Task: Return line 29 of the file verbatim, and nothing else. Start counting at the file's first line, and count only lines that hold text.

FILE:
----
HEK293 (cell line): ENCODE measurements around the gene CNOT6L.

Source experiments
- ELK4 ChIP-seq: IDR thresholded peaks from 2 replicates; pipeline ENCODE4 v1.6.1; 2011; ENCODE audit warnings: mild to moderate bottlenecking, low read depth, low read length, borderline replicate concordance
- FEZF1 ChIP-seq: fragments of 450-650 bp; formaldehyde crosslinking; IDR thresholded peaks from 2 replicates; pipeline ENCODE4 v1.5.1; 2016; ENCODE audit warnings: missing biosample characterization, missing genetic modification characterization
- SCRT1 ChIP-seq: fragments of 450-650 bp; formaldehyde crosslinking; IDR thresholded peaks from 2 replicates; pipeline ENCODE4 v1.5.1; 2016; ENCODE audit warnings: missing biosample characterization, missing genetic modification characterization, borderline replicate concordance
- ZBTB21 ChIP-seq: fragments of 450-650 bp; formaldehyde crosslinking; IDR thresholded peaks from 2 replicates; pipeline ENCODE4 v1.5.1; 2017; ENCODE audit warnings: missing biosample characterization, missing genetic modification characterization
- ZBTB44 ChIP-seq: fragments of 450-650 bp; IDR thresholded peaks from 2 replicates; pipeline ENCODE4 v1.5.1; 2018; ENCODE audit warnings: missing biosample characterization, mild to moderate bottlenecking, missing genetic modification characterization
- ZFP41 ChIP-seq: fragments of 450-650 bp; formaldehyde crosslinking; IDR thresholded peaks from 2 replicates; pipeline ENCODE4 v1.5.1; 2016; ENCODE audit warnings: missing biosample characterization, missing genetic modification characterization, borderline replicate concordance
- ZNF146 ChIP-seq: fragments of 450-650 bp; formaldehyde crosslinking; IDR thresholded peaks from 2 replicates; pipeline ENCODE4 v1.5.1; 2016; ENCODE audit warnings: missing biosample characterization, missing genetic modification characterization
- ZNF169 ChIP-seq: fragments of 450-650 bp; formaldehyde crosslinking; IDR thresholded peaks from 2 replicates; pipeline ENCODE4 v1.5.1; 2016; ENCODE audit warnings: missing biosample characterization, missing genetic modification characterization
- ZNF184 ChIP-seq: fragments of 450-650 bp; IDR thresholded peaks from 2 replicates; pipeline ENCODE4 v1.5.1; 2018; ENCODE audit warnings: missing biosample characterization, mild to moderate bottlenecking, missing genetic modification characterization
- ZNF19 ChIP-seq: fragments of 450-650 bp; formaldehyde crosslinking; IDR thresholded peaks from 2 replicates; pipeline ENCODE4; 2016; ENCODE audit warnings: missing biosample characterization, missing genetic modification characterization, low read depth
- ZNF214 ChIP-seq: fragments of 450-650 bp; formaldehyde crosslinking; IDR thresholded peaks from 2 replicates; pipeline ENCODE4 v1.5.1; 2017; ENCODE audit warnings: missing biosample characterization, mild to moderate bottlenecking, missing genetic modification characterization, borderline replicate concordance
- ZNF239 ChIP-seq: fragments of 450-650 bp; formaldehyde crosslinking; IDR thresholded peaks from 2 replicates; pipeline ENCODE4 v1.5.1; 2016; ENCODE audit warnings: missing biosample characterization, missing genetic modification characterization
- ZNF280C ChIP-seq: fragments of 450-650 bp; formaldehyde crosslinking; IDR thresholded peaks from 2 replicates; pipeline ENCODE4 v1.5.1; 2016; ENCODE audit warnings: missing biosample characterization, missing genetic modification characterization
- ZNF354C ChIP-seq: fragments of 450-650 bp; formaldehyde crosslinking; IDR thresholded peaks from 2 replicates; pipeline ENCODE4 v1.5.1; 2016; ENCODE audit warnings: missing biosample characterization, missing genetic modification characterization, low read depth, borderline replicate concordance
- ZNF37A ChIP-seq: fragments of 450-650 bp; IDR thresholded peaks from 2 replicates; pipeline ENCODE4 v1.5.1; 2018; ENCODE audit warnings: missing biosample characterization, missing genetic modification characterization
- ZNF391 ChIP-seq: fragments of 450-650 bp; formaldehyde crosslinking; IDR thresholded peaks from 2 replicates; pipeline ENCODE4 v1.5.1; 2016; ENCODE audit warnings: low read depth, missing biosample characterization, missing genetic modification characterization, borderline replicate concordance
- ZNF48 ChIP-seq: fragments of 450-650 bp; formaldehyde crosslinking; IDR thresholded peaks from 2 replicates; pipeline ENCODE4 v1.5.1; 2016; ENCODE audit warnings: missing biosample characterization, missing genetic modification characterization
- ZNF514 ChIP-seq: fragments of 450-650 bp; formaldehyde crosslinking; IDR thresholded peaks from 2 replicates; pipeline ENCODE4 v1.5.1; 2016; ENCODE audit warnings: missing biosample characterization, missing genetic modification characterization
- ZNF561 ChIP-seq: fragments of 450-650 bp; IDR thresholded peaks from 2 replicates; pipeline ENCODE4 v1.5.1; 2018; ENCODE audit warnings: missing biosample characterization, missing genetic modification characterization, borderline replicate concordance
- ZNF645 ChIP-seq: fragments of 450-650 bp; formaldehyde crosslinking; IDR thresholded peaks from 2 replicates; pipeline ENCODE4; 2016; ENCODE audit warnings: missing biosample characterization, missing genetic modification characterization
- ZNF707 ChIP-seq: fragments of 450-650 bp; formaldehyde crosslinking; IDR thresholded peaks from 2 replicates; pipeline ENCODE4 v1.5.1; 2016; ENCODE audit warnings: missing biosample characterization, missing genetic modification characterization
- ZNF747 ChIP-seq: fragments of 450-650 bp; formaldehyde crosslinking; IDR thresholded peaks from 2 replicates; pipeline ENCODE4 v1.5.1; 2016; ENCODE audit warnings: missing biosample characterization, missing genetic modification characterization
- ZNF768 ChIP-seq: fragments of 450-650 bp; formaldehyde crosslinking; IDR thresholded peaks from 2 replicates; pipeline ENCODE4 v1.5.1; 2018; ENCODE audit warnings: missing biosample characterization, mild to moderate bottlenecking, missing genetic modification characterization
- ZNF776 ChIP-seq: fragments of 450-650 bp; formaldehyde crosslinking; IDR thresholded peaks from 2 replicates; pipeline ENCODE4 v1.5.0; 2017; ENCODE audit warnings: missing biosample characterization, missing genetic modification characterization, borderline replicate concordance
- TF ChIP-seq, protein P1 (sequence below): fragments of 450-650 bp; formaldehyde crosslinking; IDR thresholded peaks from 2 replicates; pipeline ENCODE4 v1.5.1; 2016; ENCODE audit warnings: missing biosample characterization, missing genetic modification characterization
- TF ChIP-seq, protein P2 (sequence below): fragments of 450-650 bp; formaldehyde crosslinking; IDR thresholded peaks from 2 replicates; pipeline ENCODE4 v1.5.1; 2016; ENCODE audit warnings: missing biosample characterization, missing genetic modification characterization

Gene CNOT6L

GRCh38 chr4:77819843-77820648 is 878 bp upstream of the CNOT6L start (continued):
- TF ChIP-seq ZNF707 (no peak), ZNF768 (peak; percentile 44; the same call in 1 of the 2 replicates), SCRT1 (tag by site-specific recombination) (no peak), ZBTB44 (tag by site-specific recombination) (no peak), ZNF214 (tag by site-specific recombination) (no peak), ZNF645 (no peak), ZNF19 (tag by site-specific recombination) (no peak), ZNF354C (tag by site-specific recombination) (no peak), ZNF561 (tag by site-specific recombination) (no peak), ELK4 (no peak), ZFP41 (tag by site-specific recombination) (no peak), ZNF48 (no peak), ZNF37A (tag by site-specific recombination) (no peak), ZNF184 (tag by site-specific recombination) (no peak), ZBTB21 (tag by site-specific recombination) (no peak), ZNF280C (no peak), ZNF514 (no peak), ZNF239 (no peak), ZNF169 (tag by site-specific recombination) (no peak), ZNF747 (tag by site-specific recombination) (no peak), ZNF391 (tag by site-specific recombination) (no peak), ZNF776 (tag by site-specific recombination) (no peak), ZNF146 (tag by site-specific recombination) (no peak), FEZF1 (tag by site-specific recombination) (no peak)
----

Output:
Gene CNOT6L